Prime Minister Benjamin Netanyahu, tasked three weeks ago with forming Israel's next government, fell short Wednesday of striking a coalition with rightwing partners after reports emerged of talks with a centre-left party.
Netanyahu's rightwing Likud party won Israel's March 17 election but without a majority, and President Reuven Rivlin gave him until April 22 to form a coalition, as stipulated by the law.
If he fails, Netanyahu can request an additional two weeks.
Public television reported on Monday that Netanyahu and Isaac Herzog, who heads the Zionist Union and was Netanyahu's main challenger in the vote, had met secretly to discuss the possibility of a national unity government.
Both factions denied such a meeting had taken place.
Herzog has not explicitly ruled out a unity government but said his party would form part of the opposition.
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For his part, Netanyahu has said he would not form a unity government but instead bring his "natural" rightwing and ultra-Orthodox partners into a coalition.
But a Wednesday report in Maariv newspaper quoted a Zionist Union official as confirming the Netanyahu-Herzog meeting.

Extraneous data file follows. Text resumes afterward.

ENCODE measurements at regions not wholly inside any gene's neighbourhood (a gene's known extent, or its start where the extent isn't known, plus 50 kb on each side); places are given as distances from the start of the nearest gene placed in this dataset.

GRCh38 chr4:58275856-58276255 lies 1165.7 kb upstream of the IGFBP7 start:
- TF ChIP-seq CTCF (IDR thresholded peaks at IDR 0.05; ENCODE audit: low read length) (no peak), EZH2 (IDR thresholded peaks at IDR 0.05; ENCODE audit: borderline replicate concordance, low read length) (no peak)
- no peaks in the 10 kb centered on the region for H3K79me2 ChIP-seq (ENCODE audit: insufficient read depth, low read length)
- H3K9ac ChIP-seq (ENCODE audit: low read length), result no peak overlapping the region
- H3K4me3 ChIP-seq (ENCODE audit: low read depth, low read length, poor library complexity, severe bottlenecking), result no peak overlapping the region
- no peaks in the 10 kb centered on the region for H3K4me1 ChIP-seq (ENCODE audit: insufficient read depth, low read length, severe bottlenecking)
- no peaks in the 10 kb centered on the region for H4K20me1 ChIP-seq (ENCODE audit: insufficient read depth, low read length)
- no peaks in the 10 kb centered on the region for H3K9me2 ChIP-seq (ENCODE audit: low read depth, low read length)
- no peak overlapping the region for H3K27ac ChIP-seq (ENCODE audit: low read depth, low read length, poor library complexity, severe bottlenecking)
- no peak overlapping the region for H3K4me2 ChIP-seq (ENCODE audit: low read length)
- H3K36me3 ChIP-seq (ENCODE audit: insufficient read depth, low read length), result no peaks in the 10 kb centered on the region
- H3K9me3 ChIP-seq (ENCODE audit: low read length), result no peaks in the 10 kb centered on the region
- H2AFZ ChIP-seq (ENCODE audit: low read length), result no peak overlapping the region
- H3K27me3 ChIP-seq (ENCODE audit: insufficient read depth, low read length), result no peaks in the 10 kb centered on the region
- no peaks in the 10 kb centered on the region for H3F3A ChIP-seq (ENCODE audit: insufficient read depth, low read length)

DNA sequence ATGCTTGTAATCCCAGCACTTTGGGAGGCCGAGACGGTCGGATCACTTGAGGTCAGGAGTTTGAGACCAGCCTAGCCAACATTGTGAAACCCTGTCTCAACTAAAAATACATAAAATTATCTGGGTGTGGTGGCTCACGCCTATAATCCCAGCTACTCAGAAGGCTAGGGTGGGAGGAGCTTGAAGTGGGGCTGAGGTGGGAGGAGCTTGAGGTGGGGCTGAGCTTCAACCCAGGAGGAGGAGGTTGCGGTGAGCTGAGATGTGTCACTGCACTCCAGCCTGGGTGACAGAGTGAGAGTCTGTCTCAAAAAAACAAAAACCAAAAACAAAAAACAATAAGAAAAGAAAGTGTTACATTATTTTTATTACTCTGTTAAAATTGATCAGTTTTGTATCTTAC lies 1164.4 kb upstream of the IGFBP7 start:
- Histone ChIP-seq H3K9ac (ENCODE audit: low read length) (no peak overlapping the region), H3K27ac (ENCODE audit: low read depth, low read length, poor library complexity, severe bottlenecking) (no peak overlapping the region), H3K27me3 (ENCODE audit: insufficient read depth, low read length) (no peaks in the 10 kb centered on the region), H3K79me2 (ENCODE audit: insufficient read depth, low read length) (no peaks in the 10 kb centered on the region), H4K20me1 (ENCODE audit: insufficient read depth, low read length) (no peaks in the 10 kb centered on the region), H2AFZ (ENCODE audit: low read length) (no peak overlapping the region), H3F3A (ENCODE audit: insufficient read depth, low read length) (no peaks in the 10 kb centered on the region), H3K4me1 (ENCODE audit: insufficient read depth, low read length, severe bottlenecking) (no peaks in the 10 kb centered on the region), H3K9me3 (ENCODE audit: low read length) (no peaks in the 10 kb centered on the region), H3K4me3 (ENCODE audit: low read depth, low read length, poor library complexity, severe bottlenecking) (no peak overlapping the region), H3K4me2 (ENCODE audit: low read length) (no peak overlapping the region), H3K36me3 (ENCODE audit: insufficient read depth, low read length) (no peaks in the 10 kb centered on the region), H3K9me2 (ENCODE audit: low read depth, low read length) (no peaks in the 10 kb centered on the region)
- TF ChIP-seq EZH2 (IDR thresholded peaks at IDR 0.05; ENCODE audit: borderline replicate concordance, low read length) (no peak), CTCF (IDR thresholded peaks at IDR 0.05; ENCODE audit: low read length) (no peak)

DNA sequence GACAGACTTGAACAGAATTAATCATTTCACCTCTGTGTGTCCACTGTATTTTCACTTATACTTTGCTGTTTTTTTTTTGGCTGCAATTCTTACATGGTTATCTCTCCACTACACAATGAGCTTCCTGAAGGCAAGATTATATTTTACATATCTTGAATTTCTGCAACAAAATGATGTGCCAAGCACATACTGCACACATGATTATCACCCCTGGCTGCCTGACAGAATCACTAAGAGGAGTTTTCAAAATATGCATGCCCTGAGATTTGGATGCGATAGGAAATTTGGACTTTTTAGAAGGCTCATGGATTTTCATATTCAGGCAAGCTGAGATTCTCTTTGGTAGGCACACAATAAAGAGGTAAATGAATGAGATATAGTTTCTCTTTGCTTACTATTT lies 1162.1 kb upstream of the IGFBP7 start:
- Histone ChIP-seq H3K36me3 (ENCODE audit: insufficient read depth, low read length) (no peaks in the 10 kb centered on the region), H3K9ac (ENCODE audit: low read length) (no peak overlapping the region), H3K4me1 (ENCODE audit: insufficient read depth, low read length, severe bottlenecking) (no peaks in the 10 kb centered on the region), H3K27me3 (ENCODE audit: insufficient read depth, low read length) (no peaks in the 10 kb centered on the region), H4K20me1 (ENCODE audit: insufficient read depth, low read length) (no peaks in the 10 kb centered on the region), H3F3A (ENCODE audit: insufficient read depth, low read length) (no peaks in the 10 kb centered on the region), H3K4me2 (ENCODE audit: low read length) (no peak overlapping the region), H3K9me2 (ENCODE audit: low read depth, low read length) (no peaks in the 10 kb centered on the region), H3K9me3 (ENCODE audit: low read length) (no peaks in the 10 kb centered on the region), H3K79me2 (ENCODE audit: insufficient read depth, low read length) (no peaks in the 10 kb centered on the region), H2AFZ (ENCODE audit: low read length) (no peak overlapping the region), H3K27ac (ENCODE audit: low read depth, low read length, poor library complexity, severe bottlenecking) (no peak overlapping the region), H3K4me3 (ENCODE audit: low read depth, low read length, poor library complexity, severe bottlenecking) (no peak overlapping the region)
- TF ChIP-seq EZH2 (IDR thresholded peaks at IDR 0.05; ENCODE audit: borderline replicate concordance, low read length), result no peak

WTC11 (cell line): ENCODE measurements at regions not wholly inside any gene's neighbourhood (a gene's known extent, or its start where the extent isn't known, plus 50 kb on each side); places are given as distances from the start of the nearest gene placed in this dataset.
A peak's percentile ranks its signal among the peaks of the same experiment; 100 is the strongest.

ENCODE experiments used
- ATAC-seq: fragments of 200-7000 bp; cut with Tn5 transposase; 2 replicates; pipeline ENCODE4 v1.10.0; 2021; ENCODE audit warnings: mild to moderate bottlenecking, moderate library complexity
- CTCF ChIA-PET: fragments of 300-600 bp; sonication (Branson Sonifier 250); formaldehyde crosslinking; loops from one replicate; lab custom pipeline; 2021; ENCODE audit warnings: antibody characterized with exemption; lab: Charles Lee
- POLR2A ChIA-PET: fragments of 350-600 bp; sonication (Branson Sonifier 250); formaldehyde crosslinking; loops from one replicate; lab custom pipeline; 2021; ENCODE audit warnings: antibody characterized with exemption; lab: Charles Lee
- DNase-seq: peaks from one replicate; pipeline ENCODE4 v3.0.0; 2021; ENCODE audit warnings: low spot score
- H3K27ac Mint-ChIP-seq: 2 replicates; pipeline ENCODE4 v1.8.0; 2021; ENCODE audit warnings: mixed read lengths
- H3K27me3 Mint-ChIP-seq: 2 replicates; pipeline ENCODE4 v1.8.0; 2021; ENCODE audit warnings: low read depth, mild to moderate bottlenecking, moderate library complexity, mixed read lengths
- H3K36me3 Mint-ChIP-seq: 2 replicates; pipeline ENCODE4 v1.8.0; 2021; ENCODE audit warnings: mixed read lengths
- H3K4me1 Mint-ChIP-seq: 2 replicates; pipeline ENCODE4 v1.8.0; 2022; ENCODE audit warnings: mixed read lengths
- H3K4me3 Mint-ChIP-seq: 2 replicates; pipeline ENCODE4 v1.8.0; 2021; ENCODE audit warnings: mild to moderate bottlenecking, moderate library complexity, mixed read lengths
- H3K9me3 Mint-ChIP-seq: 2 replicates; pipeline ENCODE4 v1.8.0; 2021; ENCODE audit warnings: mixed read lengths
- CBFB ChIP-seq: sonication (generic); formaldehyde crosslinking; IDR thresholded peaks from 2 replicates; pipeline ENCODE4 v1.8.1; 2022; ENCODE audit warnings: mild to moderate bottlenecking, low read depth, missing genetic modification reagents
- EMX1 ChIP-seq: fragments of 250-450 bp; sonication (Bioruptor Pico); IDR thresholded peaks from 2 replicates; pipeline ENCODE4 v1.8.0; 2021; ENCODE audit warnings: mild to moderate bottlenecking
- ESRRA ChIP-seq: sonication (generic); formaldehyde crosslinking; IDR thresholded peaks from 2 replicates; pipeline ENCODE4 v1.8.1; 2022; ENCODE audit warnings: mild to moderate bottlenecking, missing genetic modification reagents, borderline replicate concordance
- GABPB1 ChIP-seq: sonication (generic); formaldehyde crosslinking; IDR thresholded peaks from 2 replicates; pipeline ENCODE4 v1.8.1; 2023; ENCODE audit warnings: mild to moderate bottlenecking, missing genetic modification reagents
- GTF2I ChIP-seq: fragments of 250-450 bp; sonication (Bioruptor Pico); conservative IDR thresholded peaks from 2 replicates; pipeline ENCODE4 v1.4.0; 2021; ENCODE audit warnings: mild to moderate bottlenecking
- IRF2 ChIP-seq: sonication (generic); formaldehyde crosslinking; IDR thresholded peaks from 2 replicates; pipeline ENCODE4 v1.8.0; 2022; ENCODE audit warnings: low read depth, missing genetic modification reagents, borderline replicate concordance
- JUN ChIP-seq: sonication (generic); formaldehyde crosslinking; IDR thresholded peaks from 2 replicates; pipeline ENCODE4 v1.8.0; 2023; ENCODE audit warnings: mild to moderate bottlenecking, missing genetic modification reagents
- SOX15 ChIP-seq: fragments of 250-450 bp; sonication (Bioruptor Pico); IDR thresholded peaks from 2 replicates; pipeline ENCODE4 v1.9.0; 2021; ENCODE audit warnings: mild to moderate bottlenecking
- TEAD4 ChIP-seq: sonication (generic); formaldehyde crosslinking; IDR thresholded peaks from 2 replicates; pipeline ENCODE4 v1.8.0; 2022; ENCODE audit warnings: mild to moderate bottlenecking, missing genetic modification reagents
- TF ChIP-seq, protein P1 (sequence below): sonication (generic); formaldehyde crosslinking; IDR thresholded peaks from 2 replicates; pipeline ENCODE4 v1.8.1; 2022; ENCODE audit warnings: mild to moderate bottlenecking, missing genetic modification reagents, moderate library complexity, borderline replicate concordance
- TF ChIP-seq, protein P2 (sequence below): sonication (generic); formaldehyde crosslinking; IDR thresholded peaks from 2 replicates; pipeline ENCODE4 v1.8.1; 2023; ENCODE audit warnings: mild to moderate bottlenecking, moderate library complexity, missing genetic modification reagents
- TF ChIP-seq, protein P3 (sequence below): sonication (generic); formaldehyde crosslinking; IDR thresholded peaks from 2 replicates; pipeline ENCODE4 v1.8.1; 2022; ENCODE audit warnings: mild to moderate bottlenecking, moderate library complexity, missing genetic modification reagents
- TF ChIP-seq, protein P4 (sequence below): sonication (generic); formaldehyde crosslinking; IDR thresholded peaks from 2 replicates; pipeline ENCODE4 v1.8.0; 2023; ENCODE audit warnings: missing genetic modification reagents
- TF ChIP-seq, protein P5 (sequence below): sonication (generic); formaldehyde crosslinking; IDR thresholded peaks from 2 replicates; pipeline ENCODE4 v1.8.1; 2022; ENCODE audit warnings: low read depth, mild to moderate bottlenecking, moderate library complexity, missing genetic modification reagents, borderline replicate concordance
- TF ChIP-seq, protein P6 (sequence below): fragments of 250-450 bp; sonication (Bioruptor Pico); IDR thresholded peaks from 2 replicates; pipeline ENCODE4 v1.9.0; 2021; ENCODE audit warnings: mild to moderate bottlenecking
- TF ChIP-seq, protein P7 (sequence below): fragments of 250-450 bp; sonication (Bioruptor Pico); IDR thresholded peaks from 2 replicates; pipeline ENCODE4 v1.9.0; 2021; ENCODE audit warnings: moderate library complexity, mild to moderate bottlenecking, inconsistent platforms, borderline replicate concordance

MPs from the Zionist Union were "surprised and angry", he said.
Political analysts say the reported meeting could spur the ultra-Orthodox, centre and rightwing parties currently negotiating with Netanyahu to reduce their demands and join his coalition.
"If the demands and lack of decency of the natural partners will continue and Likud is pushed to a corner, Likud will not hesitate to approach Herzog to offer a unity government, or even call new elections," firebrand party member Miri Regev wrote on her Facebook page.
Coalition talks have reportedly reached an impasse over ministerial roles for Naftali Bennett, the far-right Jewish Home head, and Avidgor Lieberman, who leads the ultra-nationalist Yisrael Beitenu.